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Garden Cuttings

PUBLISHED: 09:00 21 January 2014

Toby gets busy making a raised bed

Toby gets busy making a raised bed

Archant

Toby Buckland delivers some sound practical and seasonal advice

SnowdropsSnowdrops

Hello! The late, great plantsman Christopher Lloyd used to say that the best thing about January is the back of it but it doesn’t have to be like that. It’s a month when even the smallest flower counts for a lot and if you can get out and make improvements you’ll be ahead of the game when the growing season starts.

If it’s so cold there’s frost on the grass, stay off it so it doesn’t get ruined and tidy the shed or greenhouse instead. If we’re blessed with mild weather – and here in the West Country we often are – it’s a good time to carve out and dig new borders, build raised beds for veg and get round to putting up that archway or pergola you’ve always dreamt of.

What to do now

Plant of the month: Snowdrop

Snowdrops are a midwinter highlight remarkable for flowering through frosts and snow – hence the name - and unlike crocus the squirrels leave them alone. This is prime planting time as they establish best when growing, aka ‘in the green’.

For a natural look, stick to Galanthus nivalis or if you want something big and beautiful then Gelwesii is the choice. They’re easy to grow in semi-shade with hellebores and ferns and under deciduous trees, or even in grass but they’ll do all the better if you put a trowelful of leaf mould under the roots when planting. In time, they spread into a blanket of white that’ll appear every year to brighten the gloom.

Raised beds are a good way of defining a growing area for example for veg-growing or herbs. The earth inside is easily improved and the extra depth means that even if your soil is stony your carrots will come straight and true. Economical to buy, scaffold planks are ideal for the sides as they come in long lengths while for the pegs that hold them in place, choose treated timber battens at least 40cm long.

Make your bed no wider than 4ft for easy access, set out the planks where you want them and then drive pegs into the corners – this saves a lot of time measuring and re-cutting. Fork over the soil in the bed and top up with a 50/50 weed-free mix of topsoil and compost/soil improver.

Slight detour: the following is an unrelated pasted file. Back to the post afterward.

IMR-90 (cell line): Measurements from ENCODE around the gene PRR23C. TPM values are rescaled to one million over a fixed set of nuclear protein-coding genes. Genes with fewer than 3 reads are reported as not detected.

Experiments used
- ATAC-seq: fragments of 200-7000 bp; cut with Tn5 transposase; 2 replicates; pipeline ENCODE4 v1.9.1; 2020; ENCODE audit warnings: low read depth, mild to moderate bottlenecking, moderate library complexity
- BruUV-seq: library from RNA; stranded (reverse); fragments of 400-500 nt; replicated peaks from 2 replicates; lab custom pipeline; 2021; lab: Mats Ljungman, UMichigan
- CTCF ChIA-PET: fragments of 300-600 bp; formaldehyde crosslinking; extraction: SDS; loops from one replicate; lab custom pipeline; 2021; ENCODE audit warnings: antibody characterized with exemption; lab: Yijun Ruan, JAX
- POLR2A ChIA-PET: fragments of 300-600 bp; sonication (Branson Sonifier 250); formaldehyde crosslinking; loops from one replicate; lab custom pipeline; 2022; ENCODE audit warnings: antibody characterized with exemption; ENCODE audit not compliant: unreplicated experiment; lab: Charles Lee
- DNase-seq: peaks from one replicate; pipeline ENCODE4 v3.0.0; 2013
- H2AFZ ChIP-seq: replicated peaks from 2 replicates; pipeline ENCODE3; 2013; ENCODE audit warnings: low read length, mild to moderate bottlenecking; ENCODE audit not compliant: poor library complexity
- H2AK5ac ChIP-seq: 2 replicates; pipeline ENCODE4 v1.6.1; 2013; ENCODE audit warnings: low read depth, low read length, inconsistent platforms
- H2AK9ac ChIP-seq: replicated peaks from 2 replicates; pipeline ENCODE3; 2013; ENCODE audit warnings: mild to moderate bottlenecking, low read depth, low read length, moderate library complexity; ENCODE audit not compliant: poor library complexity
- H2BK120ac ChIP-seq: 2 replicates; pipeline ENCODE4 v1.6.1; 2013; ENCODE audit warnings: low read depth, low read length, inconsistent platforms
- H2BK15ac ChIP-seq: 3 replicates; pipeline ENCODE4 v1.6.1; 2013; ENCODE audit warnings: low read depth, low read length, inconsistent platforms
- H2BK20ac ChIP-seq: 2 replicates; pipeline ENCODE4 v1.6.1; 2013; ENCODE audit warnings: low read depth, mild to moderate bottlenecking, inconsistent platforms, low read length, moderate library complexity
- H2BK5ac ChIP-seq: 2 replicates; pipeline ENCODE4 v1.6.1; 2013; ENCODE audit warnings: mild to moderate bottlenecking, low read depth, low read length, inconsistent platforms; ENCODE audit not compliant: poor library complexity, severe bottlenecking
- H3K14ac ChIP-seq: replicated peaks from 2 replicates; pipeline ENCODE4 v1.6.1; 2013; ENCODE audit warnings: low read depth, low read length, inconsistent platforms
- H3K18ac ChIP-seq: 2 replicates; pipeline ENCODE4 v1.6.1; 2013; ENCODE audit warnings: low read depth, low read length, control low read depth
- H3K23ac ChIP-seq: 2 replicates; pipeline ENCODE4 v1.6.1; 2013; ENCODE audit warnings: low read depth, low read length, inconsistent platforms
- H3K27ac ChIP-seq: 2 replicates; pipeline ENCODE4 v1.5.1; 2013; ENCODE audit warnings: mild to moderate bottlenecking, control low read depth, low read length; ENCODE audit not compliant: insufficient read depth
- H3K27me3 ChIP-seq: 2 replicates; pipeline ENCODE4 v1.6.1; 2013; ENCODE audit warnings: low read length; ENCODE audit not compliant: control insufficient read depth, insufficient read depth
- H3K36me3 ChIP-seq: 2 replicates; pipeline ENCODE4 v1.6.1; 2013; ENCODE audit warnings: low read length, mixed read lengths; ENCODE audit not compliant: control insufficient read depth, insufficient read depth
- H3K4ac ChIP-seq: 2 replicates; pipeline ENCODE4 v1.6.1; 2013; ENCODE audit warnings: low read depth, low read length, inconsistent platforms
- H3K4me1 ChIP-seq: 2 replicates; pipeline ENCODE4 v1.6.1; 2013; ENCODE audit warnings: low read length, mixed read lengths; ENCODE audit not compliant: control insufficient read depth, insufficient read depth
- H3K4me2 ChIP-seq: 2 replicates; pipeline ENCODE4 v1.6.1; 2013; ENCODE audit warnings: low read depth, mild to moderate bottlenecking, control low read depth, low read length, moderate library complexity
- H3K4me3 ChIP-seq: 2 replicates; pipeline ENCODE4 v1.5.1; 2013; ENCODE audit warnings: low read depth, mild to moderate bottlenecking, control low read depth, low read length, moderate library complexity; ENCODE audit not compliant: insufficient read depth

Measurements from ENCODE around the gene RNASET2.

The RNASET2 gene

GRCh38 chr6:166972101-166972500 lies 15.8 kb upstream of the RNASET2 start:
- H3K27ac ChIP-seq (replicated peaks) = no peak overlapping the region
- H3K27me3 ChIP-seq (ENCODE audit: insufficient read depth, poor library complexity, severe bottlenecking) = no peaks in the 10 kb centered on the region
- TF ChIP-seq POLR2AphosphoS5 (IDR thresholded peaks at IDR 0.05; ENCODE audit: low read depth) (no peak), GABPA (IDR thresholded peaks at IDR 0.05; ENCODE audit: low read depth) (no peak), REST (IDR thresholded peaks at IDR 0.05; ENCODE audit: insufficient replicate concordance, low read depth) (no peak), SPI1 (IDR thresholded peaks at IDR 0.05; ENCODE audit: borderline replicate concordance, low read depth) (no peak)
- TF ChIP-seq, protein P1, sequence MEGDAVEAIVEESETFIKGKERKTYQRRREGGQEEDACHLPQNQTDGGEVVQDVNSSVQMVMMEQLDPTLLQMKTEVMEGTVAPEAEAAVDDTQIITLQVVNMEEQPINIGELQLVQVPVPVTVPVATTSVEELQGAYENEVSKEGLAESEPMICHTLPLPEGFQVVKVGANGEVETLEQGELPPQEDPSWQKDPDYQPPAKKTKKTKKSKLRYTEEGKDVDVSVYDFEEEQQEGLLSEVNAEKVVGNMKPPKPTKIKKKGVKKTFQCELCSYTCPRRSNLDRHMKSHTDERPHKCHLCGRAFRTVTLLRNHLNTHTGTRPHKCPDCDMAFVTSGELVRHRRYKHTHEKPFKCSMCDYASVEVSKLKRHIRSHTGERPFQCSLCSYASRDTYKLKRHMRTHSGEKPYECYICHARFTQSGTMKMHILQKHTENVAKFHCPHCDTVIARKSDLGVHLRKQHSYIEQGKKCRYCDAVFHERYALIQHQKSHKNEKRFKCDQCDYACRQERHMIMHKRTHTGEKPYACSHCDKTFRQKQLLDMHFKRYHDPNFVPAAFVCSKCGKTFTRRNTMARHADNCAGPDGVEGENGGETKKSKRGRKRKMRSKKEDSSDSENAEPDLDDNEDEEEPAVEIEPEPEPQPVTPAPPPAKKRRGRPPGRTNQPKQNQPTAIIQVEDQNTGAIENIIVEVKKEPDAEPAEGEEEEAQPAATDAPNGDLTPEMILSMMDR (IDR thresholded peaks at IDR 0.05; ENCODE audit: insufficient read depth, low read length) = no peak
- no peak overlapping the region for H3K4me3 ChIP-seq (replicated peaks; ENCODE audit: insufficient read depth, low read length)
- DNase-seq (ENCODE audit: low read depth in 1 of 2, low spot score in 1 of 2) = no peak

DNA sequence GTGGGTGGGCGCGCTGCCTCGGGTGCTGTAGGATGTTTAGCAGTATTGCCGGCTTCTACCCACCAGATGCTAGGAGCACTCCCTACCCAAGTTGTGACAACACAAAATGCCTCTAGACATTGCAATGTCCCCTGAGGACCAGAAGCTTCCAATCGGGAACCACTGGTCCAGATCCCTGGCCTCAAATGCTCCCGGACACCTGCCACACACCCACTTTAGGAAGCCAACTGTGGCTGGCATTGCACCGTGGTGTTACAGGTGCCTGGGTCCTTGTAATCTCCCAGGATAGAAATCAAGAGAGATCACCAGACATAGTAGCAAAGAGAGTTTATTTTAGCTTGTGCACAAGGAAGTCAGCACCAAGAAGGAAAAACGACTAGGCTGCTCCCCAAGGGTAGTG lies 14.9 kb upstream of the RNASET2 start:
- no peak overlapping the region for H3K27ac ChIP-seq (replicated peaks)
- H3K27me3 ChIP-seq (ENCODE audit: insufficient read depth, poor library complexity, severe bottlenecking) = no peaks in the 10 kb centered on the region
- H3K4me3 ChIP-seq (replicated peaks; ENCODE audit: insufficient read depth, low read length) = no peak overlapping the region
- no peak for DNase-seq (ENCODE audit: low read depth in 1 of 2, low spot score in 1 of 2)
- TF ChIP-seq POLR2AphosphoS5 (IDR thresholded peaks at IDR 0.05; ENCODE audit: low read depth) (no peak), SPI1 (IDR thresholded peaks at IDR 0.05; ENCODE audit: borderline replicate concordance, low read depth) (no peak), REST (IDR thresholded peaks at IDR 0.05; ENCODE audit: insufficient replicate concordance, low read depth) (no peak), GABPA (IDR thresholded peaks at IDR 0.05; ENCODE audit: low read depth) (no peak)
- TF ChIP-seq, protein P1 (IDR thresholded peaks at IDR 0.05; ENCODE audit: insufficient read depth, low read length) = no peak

Now is the time to buy your potatoes while the pick of varieties are available. My favourites include ‘Swift’, the fastest to crop and ‘Winston’ as of all the earlies, it’s the first to produce spuds big enough to bake.

If you have a greenhouse or frost-free porch you can get them going now for earlier crops in pots. Set out in trays to chit (sprout) in a bright spot and when the sprouts are 2-3cm long bury three per bucket-sized tub in a 10cm layer of compost. As shoots grow top up with more compost until the bucket’s full and you could – weather permitting – be feasting on home-grown new potatoes in April.

Join us

Our Gardeners’ Coffee Morning topic is ‘Cheer up your garden in winter at 10.30 on 22 January at our Plant Centre at Powderham Castle. Tickets cost £7 and include light refreshments. Call to book on 01626 891133. All our 2014 events are now online, see tobybuckland.com

The last few winters we’ve been caught out by cold and flurries of snow so be prepared with rolls of horticultural fleece to cover borderline hardy plants like penstemon, agapanthus and salvia. Tie up cordylines and upright branched evergreens like bay to stop splaying should a heavy snowfall threaten. Bring containers close to house walls where they’ll benefit from the shelter of the brickwork and be less likely to freeze or crack.

This article was first published in the January issue of Devon Life. To get the magazine delivered to your home, subcribe at subscriptionsave.co.uk/dev or call 08448484217

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